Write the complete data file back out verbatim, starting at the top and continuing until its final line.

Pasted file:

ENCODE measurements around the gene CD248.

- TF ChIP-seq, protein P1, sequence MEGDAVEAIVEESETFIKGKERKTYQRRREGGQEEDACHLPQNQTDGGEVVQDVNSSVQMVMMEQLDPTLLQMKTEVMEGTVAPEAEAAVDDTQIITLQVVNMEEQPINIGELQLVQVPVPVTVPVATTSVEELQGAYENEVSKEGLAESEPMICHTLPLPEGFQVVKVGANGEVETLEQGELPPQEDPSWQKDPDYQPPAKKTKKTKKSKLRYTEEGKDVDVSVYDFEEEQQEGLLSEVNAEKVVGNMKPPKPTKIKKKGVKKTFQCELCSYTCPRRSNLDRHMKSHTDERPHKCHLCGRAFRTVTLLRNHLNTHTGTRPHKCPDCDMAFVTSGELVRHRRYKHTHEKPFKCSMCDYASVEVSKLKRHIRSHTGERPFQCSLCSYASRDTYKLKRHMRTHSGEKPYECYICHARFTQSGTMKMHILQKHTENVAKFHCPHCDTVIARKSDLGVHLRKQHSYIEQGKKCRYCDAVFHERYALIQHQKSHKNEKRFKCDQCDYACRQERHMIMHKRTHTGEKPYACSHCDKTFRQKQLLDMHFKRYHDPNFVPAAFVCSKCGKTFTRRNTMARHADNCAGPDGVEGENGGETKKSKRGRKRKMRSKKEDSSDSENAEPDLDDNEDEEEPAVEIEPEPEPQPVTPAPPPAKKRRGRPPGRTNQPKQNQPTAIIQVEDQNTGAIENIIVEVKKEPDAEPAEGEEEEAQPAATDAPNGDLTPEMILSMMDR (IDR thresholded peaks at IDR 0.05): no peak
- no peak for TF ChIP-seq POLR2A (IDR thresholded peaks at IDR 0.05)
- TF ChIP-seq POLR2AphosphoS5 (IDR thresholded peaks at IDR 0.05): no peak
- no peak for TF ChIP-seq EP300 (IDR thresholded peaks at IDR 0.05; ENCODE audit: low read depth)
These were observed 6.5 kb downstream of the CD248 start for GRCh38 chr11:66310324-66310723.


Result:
ENCODE measurements around the gene CD248.

- TF ChIP-seq, protein P1, sequence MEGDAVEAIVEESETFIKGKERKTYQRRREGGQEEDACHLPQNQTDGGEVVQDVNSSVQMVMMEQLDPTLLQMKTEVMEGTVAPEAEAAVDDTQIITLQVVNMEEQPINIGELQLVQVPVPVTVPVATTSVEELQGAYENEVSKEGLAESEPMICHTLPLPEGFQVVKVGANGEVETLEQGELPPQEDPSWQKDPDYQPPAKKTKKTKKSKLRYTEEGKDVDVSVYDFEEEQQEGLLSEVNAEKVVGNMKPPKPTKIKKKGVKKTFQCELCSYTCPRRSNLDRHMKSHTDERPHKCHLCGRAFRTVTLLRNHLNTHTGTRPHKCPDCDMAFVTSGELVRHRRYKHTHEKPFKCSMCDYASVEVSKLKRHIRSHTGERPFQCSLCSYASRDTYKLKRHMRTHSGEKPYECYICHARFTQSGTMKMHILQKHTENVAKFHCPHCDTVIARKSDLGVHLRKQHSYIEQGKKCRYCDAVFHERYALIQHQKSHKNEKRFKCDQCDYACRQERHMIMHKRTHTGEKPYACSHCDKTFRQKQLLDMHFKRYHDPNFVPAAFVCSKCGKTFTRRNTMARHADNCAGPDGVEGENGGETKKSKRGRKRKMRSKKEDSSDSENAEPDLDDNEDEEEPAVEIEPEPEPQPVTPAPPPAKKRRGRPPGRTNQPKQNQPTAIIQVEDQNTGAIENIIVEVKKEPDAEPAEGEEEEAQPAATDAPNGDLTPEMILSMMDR (IDR thresholded peaks at IDR 0.05): no peak
- no peak for TF ChIP-seq POLR2A (IDR thresholded peaks at IDR 0.05)
- TF ChIP-seq POLR2AphosphoS5 (IDR thresholded peaks at IDR 0.05): no peak
- no peak for TF ChIP-seq EP300 (IDR thresholded peaks at IDR 0.05; ENCODE audit: low read depth)
These were observed 6.5 kb downstream of the CD248 start for GRCh38 chr11:66310324-66310723.